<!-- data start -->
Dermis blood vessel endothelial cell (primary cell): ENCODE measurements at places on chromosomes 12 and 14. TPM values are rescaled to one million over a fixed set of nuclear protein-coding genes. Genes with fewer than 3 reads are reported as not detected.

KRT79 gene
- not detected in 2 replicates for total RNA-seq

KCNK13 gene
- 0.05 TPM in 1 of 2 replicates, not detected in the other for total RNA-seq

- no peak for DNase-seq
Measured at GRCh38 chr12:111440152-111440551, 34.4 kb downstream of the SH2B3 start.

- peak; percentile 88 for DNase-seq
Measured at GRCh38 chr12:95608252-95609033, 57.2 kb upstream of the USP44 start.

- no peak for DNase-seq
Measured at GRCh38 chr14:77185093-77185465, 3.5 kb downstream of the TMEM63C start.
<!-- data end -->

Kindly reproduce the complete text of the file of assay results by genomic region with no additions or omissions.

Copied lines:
Dermis blood vessel endothelial cell (primary cell): ENCODE measurements at places on chromosomes 12 and 14. TPM values are rescaled to one million over a fixed set of nuclear protein-coding genes. Genes with fewer than 3 reads are reported as not detected.

KRT79 gene
- not detected in 2 replicates for total RNA-seq

KCNK13 gene
- 0.05 TPM in 1 of 2 replicates, not detected in the other for total RNA-seq

- no peak for DNase-seq
Measured at GRCh38 chr12:111440152-111440551, 34.4 kb downstream of the SH2B3 start.

- peak; percentile 88 for DNase-seq
Measured at GRCh38 chr12:95608252-95609033, 57.2 kb upstream of the USP44 start.

- no peak for DNase-seq
Measured at GRCh38 chr14:77185093-77185465, 3.5 kb downstream of the TMEM63C start.